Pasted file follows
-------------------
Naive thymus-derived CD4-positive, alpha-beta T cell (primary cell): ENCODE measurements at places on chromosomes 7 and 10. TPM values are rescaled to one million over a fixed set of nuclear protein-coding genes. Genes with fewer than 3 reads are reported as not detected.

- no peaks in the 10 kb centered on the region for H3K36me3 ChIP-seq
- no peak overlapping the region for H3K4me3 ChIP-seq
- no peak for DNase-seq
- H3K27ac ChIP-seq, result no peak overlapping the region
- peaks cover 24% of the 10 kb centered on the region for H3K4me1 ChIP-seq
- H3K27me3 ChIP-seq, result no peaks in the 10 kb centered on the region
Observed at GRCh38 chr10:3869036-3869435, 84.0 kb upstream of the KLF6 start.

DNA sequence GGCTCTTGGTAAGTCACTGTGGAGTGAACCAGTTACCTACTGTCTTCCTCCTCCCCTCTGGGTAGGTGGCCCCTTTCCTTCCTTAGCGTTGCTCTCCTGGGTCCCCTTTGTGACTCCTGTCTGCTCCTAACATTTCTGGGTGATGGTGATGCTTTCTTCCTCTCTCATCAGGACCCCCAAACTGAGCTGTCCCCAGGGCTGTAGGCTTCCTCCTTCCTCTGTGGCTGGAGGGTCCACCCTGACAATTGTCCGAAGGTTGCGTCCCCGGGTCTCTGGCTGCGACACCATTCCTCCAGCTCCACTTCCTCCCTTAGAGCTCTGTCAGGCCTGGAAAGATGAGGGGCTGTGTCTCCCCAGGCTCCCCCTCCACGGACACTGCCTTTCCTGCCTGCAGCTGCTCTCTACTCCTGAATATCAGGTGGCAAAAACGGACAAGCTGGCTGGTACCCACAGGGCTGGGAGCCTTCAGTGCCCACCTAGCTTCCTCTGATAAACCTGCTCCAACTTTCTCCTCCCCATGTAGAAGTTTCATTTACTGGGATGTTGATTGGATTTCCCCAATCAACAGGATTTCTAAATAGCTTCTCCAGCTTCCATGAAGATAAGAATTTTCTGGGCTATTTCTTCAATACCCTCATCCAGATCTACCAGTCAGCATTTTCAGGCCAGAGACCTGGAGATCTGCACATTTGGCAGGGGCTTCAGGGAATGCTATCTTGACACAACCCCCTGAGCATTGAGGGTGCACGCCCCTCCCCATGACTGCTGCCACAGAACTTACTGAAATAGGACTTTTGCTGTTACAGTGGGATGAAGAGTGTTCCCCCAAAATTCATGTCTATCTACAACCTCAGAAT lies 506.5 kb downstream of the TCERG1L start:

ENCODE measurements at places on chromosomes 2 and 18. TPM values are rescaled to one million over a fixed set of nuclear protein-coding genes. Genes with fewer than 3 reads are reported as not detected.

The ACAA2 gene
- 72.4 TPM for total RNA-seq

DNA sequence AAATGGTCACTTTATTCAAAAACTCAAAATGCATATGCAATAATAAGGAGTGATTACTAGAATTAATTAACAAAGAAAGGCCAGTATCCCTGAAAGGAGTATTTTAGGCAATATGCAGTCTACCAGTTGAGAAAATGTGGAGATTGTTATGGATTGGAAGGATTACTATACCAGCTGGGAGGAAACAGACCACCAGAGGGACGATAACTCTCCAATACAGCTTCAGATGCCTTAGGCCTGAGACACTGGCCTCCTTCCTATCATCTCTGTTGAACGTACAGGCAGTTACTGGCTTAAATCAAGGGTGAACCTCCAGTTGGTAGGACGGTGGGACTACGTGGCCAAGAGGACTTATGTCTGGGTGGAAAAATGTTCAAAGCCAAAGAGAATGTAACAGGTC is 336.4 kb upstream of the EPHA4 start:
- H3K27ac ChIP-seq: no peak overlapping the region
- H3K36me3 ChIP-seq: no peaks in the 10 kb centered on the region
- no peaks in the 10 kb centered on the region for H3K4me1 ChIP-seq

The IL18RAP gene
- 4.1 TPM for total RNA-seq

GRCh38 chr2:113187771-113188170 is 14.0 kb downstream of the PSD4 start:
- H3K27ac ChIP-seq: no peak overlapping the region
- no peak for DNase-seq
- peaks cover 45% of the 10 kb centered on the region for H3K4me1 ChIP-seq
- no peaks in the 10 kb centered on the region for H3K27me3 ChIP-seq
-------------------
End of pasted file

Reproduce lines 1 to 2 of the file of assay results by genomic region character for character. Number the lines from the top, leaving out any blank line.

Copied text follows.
Naive thymus-derived CD4-positive, alpha-beta T cell (primary cell): ENCODE measurements at places on chromosomes 7 and 10. TPM values are rescaled to one million over a fixed set of nuclear protein-coding genes. Genes with fewer than 3 reads are reported as not detected.

- no peaks in the 10 kb centered on the region for H3K36me3 ChIP-seq